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These new Churches which “invite us to a radical update of the way of apprehending Christianity”


Sébastien Fath is a historian and sociologist within the Societies, Religions, Secularism Group of the CNRS, specializing in the study of evangelical Protestantism and “postcolonial” Christianity. On the occasion of the Pope’s trip to the Democratic Republic of Congo (DRC) and South Sudan, he deciphers, in an interview with World, the recompositions at work within African Christianity, where the established Churches are increasingly in competition with new Churches with a growing aura, including beyond the continent.

What are the major trends in African Christianity?

Between 1900 and 2010, the share of Christianity in the African population increased from 9% to 57%. The long trend is therefore one of growth. But, in detail, there is little reliable data. Not all states conduct censuses based on religion. In addition, there is sometimes a phenomenon of double membership, with people who can move from one Church to another according to their religious needs at the time.

To sum up, however, we can say that African Christianity is made up of four main blocks: Catholicism, a “classic” Protestantism resulting from colonization (including Anglicanism), an Evangelical block and a final block, made up of a multitude of churches that do not fall into any of these categories.

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Not all of these “blocks” experience the same dynamic. The old churches (Catholic, Lutheran or Anglican) are very structured, with networks of schools and infrastructures. But the others are booming. It is very clear in the Congo, for example. In the Congolese urban space, the places of worship of the Revival Churches are today much more numerous than those of the Catholic Church. They took advantage of the breath of fresh air of decolonization and are no longer at all marginal today.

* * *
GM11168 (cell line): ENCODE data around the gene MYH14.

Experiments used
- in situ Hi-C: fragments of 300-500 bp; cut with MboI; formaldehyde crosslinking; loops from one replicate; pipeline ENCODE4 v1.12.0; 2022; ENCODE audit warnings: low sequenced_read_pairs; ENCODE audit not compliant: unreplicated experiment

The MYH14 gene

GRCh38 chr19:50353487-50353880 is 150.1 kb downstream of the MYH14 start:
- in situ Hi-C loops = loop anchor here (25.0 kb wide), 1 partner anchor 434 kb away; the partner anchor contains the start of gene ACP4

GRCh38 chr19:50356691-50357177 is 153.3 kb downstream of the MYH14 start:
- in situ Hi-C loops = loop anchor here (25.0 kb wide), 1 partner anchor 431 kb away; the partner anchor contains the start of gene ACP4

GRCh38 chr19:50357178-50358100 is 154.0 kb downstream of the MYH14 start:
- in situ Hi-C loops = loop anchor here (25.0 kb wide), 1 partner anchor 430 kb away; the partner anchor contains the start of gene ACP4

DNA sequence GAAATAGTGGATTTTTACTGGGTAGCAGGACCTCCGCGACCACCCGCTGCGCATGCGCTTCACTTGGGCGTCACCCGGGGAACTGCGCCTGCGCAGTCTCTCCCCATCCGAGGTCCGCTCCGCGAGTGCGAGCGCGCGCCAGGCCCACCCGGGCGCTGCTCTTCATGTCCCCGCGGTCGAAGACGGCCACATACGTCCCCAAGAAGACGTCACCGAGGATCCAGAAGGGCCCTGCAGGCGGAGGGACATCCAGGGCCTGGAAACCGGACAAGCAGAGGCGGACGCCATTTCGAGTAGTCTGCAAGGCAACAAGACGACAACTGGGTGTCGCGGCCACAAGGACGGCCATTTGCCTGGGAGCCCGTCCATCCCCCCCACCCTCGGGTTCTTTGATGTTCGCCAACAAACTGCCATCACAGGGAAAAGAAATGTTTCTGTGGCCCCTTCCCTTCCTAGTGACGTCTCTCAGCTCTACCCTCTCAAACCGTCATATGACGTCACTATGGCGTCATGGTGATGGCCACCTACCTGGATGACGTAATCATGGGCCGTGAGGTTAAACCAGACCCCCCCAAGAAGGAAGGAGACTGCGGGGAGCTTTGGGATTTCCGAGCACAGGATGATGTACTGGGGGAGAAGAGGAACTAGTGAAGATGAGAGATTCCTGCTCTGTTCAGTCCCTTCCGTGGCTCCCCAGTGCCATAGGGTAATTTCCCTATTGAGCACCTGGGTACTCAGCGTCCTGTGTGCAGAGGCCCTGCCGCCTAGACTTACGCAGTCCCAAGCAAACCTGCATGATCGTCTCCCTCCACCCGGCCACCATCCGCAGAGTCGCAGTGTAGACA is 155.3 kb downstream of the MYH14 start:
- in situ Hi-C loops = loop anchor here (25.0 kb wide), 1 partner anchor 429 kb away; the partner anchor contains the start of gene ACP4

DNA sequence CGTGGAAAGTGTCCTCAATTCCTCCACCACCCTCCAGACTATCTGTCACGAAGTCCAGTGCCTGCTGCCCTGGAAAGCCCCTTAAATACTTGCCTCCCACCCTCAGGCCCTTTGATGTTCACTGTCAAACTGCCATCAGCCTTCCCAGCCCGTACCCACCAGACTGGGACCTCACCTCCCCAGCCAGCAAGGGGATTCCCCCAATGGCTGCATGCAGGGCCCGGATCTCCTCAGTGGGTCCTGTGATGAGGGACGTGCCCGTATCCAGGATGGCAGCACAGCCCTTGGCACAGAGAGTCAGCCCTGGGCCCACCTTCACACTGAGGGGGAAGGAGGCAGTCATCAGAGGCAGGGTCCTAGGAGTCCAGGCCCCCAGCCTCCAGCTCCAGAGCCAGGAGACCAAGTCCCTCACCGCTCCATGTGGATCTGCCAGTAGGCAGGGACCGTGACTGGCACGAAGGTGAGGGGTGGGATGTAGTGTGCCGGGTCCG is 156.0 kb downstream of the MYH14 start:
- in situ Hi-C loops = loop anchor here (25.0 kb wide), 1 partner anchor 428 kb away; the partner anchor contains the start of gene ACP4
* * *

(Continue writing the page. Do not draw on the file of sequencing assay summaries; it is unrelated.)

In your work, you often use the term “postcolonial churches” to designate all those African Christian communities that do not fit into any classical category. Why does this expression seem relevant to you?

It is above all a descriptive expression, used by historians. Moreover, it also applies to certain evangelical churches. This makes it possible to designate all these Churches which developed in the 1950s, 1960s or 1970s. Some already existed before, but they grew during or after the various independence movements of African States.

For example, celestial Christianity in Benin, Tokoism in Angola, or the Harrisist Church in Côte d’Ivoire were certainly born before decolonization, but they were often persecuted during the colonial era. These churches were on the fringes of the system and only really blossomed afterwards. They now have a space of freedom that allows them to deploy.

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